I sat in a wonderful chair, one that supported every part of my body, and watched the Doctor examine my feet and my shoes. There were a pair in the huge bag I brought that I had never been able to wear; I loved them, and had always wondered why. The Doctor said they were the one pair that were totally wrong for my feet, and completely different from the rest. Had I not noticed?
Obviously not, since those shoes cost me a small fortune...and I paid fairly happily. They hurt everytime I tried to wear them, however. The Doctor told me there were C feet and D feet. These shoes were the opposite of what I required.
I was so enthralled about the idea of C and D feet, I never caught what she said mine were. And quite frankly, I can't tell by looking at them what they might be, since they tend to swell and change entirely.
Things progressed quickly after this.
She sent me into the World of Orthotics, into previously unknown territory.
After some x-rays, the Doctor wrapped my feet with a quick drying plaster and took an inverse impression of them. They would be sent to a lab, where corrections would be calculated and orthotics would be made. These would be sent back to my Doctor, who would fine tune any adjustments that would be required. I was told to expect my new orthotics in perhaps a week.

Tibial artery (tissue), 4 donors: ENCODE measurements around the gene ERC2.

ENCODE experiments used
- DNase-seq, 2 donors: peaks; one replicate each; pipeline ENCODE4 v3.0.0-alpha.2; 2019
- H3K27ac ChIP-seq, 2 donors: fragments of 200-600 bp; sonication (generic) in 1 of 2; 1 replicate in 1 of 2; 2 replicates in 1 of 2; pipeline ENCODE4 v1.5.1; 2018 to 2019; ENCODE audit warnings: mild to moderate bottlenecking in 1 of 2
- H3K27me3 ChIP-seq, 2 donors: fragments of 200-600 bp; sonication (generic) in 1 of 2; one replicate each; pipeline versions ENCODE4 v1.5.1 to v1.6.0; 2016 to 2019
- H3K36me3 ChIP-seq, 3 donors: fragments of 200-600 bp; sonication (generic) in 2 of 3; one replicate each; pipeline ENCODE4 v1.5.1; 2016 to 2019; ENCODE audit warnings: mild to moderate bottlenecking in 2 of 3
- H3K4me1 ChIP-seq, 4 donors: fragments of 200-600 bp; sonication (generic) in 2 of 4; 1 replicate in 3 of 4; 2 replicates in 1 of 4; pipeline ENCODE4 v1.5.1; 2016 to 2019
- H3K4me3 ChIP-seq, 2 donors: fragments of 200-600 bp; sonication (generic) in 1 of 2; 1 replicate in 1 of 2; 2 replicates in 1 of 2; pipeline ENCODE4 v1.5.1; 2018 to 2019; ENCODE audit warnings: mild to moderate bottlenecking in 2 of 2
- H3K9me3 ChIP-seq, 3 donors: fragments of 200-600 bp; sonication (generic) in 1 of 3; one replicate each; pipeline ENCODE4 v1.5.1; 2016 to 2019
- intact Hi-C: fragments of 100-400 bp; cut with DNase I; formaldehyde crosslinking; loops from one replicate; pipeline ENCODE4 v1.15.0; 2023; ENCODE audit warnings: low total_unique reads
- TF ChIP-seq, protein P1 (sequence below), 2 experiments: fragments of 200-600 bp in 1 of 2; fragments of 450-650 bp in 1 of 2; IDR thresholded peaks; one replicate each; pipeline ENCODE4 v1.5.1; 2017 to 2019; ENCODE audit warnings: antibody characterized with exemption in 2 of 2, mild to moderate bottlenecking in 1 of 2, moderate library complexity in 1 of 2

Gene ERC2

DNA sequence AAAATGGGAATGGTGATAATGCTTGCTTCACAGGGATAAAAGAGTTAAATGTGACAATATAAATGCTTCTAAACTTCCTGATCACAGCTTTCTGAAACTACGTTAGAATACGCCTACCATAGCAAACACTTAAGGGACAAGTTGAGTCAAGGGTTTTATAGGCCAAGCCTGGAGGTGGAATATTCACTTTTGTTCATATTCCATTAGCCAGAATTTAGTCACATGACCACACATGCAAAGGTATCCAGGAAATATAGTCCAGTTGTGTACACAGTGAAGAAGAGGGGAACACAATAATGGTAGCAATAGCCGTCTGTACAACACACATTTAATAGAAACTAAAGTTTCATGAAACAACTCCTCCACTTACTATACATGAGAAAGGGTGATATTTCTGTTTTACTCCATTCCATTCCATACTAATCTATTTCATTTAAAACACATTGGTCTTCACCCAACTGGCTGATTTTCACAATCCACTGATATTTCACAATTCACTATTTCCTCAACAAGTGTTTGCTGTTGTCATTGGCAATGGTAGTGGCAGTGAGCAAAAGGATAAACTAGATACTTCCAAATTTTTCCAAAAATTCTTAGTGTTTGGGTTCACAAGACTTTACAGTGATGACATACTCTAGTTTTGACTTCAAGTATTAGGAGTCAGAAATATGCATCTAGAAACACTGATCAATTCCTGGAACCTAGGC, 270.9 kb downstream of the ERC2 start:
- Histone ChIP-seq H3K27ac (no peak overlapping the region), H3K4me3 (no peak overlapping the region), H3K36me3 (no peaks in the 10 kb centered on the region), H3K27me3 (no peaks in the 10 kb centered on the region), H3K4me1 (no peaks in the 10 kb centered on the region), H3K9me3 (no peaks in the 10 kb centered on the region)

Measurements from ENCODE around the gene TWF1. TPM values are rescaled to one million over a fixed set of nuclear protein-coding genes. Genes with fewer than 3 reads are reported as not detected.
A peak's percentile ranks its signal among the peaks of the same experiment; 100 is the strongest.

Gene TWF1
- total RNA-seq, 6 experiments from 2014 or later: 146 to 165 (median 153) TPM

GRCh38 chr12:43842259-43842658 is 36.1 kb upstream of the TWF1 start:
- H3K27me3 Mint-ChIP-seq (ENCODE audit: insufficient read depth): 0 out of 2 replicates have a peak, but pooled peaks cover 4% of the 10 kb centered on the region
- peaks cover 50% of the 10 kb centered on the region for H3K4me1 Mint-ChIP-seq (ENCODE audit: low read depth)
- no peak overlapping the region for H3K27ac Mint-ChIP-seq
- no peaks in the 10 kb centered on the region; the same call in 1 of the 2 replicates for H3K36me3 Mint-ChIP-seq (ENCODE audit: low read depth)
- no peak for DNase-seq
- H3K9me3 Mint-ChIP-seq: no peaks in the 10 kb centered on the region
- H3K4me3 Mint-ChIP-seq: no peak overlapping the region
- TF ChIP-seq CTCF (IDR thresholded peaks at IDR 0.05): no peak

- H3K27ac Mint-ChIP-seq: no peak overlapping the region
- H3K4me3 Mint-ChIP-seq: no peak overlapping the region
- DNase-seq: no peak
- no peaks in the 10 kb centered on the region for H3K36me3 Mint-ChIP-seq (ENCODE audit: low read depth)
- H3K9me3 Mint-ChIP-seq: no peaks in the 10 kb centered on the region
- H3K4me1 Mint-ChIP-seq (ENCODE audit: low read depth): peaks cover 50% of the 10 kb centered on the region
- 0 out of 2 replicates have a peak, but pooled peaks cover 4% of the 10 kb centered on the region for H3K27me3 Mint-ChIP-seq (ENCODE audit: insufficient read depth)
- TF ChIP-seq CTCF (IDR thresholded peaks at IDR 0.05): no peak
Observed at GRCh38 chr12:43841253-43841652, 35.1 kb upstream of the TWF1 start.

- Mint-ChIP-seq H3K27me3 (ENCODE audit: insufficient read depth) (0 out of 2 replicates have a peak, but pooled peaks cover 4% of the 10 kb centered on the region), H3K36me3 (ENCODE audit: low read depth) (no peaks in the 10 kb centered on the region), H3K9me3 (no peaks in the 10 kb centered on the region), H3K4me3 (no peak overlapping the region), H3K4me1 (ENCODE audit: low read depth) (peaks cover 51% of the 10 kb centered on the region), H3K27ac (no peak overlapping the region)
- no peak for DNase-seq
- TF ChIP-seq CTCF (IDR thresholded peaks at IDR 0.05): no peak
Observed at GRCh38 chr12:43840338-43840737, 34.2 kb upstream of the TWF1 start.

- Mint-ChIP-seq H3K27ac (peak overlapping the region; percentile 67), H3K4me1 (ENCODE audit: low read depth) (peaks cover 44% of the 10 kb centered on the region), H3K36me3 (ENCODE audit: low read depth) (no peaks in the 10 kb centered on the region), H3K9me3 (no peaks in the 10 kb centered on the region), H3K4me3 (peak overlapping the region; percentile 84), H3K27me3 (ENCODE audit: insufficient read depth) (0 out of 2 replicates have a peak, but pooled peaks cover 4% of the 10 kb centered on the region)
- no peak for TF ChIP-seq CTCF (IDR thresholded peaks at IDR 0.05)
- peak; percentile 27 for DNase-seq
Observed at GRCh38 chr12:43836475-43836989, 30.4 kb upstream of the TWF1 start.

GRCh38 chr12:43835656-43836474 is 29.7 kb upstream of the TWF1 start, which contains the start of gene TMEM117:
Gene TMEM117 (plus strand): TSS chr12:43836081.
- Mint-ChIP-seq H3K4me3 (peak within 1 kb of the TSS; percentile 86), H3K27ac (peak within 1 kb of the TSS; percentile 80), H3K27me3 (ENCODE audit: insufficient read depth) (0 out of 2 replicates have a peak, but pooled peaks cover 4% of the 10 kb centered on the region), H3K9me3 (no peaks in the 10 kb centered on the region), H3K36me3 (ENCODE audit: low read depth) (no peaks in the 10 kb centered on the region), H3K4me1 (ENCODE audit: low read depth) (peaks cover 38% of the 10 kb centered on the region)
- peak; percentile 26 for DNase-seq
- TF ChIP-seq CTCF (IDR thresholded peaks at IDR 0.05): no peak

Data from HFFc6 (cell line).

A few days went by. I began to trudge around shoe stores, now looking for the words ortho and orthopaedic and orthotics on the windows of the shops.
If someone had asked me, I would have told them there was not one pair of shoes I could bring myself to pay for...to me, they looked like the shoes my grandma once wore.
As, indeed, they were. And the cost was as dear as any shoe I had ever bought.
I learned, first of all, that the insole must be removable. There went my idea of just placing my new orthotics (which I didn't have yet) into the shoes I already had...
Once the orthotics arrived, after paying a large amount of lucre, I paid a visit to a training shoe store, to appease my doctor. She had advised that I may not get the heel support I required in leather shoes, and to try the running shoes, at least...instead of dismissing them out of hand, as I was inclined to do.
There were some strange shoes in that store.
I found myself trying to walk, inside the store, in shoes I would swear were skateboarding shoes. I imagined myself on uneven ground, and shuddered. The resulting injuries would not be pretty.